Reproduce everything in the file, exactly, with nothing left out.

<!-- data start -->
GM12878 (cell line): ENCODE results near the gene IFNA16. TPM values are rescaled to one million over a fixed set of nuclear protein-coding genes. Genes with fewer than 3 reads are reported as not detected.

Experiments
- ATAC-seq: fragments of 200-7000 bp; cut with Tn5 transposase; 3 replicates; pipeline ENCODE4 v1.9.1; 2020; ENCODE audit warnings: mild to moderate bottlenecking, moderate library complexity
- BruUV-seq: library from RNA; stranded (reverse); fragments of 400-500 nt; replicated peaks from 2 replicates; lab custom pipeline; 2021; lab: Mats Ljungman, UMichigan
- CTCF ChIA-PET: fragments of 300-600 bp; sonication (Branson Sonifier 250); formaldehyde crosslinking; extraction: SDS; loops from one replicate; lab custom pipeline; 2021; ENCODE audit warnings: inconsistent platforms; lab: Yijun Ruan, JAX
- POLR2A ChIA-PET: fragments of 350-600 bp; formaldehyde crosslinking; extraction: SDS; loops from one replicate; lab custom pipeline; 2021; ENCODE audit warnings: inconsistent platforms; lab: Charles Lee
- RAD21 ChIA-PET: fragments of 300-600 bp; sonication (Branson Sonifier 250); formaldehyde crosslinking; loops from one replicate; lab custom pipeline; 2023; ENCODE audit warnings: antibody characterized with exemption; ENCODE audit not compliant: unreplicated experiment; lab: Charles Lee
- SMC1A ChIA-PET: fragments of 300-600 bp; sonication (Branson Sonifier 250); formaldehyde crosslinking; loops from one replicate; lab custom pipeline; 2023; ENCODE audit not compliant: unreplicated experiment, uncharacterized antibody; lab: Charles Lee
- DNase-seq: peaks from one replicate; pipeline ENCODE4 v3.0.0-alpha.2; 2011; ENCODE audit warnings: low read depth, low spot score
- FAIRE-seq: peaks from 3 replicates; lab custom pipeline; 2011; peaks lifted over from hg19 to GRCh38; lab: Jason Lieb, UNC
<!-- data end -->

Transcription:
GM12878 (cell line): ENCODE results near the gene IFNA16. TPM values are rescaled to one million over a fixed set of nuclear protein-coding genes. Genes with fewer than 3 reads are reported as not detected.

Experiments
- ATAC-seq: fragments of 200-7000 bp; cut with Tn5 transposase; 3 replicates; pipeline ENCODE4 v1.9.1; 2020; ENCODE audit warnings: mild to moderate bottlenecking, moderate library complexity
- BruUV-seq: library from RNA; stranded (reverse); fragments of 400-500 nt; replicated peaks from 2 replicates; lab custom pipeline; 2021; lab: Mats Ljungman, UMichigan
- CTCF ChIA-PET: fragments of 300-600 bp; sonication (Branson Sonifier 250); formaldehyde crosslinking; extraction: SDS; loops from one replicate; lab custom pipeline; 2021; ENCODE audit warnings: inconsistent platforms; lab: Yijun Ruan, JAX
- POLR2A ChIA-PET: fragments of 350-600 bp; formaldehyde crosslinking; extraction: SDS; loops from one replicate; lab custom pipeline; 2021; ENCODE audit warnings: inconsistent platforms; lab: Charles Lee
- RAD21 ChIA-PET: fragments of 300-600 bp; sonication (Branson Sonifier 250); formaldehyde crosslinking; loops from one replicate; lab custom pipeline; 2023; ENCODE audit warnings: antibody characterized with exemption; ENCODE audit not compliant: unreplicated experiment; lab: Charles Lee
- SMC1A ChIA-PET: fragments of 300-600 bp; sonication (Branson Sonifier 250); formaldehyde crosslinking; loops from one replicate; lab custom pipeline; 2023; ENCODE audit not compliant: unreplicated experiment, uncharacterized antibody; lab: Charles Lee
- DNase-seq: peaks from one replicate; pipeline ENCODE4 v3.0.0-alpha.2; 2011; ENCODE audit warnings: low read depth, low spot score
- FAIRE-seq: peaks from 3 replicates; lab custom pipeline; 2011; peaks lifted over from hg19 to GRCh38; lab: Jason Lieb, UNC